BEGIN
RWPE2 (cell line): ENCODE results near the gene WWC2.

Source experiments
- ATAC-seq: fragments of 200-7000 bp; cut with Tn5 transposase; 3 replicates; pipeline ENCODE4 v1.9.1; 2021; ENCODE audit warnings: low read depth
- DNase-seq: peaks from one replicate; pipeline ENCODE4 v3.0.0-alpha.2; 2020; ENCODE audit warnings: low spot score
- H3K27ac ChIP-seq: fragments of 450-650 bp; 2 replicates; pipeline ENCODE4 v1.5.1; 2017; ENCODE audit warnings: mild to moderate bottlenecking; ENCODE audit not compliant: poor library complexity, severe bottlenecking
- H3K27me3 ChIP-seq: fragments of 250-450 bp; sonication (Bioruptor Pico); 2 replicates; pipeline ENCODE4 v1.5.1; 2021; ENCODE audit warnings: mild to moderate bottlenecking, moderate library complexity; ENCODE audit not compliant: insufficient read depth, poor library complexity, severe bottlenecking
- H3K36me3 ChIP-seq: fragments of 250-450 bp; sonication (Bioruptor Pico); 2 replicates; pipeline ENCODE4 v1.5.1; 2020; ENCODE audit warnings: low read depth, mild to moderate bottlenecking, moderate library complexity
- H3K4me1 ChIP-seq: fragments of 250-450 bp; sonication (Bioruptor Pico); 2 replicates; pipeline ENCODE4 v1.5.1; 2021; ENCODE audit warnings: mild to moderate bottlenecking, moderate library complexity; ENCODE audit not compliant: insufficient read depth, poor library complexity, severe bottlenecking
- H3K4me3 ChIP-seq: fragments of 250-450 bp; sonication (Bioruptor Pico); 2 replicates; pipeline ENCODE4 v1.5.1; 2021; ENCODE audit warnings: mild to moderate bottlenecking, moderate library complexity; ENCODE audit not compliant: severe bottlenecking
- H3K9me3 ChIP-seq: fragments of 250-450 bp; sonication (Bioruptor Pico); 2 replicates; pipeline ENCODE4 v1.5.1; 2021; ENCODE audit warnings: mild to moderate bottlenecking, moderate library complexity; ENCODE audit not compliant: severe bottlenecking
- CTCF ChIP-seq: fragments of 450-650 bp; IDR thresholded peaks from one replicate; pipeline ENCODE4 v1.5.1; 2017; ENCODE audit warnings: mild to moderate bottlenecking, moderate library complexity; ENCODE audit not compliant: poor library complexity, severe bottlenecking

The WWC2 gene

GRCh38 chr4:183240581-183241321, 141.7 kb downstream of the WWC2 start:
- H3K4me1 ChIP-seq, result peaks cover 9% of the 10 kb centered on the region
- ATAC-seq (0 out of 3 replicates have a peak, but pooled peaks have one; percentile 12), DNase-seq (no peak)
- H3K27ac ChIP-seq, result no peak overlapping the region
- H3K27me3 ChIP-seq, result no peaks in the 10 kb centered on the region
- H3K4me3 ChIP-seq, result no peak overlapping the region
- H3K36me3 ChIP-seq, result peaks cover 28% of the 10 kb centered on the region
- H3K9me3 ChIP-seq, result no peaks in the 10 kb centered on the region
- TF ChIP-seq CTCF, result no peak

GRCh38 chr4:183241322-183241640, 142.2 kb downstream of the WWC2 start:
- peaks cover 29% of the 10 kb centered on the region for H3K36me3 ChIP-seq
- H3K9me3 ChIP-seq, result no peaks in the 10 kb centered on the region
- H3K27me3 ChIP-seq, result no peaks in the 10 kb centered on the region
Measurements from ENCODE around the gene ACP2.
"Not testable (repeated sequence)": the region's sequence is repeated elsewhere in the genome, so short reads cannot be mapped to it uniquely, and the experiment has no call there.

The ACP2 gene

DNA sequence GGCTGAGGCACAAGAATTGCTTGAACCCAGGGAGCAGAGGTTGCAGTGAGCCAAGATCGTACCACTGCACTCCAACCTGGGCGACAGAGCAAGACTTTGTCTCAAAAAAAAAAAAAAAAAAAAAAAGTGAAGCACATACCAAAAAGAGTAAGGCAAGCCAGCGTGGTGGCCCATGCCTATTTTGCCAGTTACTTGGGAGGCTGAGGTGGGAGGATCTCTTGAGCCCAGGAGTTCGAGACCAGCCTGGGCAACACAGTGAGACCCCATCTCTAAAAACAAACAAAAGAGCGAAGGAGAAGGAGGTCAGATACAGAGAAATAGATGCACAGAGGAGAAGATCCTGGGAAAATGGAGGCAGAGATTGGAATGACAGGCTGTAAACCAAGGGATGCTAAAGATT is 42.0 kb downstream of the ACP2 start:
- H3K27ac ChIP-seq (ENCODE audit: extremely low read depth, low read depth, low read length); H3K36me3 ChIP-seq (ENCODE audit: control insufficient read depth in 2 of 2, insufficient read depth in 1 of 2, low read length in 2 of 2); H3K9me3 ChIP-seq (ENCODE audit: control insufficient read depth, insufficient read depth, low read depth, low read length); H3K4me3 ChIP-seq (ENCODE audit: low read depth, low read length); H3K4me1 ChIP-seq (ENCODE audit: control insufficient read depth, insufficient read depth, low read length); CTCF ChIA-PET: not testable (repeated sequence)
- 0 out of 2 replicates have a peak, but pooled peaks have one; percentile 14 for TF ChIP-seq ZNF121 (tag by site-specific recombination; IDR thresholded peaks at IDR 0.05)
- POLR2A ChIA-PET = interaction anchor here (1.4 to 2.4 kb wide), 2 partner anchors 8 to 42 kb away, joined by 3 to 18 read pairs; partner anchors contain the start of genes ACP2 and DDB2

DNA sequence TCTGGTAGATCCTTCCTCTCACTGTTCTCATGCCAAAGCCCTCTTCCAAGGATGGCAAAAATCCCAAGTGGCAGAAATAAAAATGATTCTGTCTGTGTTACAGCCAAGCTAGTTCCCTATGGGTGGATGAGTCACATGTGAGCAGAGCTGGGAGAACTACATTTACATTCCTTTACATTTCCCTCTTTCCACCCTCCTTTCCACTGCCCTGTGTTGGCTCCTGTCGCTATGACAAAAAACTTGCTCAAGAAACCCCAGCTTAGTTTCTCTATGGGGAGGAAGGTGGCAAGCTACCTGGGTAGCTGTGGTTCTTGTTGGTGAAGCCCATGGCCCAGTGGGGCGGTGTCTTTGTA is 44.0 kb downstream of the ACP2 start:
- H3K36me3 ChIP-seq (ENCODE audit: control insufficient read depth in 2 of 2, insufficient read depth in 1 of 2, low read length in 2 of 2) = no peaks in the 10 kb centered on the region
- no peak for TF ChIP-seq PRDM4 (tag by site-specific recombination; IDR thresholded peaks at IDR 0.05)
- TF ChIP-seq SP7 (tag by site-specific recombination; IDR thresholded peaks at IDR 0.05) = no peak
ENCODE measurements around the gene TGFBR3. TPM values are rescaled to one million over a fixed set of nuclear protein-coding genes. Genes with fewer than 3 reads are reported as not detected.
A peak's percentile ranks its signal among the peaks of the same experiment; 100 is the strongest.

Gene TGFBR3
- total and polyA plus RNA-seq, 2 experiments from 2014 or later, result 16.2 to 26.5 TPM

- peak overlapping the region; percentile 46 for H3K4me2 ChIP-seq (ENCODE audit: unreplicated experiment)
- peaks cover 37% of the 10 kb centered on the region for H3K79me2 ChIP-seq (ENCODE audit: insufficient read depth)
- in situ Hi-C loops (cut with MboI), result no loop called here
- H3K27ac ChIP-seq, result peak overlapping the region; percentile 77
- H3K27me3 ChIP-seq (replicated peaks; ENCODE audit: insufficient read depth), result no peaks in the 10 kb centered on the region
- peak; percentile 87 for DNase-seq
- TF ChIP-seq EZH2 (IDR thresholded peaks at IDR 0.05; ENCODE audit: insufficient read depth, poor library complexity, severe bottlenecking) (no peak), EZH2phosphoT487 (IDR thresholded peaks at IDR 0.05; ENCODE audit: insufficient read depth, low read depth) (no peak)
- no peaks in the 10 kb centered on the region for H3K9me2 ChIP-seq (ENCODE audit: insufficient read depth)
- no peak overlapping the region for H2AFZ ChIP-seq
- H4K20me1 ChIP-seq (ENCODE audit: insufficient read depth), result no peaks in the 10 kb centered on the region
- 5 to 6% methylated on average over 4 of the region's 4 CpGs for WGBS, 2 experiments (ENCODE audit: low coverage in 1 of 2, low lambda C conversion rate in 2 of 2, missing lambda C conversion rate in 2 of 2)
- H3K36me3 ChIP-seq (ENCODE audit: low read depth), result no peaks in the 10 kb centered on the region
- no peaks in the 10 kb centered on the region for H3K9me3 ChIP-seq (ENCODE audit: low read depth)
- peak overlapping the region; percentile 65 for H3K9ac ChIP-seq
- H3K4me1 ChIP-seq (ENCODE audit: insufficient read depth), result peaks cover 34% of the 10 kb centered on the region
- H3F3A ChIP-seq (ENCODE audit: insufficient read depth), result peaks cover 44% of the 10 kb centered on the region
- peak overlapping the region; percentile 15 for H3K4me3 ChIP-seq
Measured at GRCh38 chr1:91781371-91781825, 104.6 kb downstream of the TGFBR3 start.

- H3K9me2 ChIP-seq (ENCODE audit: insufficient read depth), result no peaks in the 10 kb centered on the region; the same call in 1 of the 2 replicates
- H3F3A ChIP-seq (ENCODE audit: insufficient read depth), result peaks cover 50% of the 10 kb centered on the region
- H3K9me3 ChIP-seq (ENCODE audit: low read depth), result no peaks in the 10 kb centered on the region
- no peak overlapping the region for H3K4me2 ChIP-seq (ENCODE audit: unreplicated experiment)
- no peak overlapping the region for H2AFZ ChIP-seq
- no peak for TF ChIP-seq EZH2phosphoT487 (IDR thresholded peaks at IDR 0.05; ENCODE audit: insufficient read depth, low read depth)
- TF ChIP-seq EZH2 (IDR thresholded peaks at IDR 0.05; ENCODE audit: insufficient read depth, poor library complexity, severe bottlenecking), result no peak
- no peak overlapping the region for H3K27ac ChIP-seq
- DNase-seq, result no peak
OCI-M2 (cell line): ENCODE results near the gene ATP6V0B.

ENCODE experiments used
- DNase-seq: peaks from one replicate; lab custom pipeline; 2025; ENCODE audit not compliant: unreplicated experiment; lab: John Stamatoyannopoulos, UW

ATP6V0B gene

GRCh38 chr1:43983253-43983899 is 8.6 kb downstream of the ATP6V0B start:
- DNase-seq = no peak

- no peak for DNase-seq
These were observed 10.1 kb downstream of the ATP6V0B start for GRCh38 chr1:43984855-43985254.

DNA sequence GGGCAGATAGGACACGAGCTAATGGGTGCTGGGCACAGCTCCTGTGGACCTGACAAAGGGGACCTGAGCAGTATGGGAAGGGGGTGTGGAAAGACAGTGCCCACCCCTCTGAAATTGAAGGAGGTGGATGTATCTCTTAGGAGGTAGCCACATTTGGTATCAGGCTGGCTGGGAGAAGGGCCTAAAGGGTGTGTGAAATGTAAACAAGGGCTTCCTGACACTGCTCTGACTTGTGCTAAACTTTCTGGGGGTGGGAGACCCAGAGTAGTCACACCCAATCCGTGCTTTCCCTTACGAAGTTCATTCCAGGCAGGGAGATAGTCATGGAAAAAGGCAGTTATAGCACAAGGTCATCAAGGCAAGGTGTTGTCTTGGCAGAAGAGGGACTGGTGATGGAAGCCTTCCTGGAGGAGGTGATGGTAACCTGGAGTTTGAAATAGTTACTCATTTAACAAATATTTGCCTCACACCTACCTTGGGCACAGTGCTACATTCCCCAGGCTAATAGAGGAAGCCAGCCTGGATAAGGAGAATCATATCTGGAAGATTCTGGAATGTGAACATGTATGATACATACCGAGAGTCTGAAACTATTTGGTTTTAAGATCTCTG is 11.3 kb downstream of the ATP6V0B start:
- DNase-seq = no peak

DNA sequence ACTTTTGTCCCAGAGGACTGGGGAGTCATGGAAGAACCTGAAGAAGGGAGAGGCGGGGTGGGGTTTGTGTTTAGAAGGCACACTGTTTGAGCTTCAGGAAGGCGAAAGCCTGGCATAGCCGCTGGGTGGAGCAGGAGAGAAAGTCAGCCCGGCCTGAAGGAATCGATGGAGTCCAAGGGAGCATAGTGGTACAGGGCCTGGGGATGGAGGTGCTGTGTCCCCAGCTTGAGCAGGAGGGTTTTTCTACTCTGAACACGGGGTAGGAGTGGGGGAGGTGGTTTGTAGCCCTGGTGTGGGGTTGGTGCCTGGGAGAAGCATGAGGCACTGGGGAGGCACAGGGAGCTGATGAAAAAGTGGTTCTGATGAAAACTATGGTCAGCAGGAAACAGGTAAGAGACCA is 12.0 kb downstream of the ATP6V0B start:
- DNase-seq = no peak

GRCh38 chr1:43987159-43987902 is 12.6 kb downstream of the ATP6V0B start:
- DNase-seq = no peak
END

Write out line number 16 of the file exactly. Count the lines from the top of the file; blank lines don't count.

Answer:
- H3K27ac ChIP-seq, result no peak overlapping the region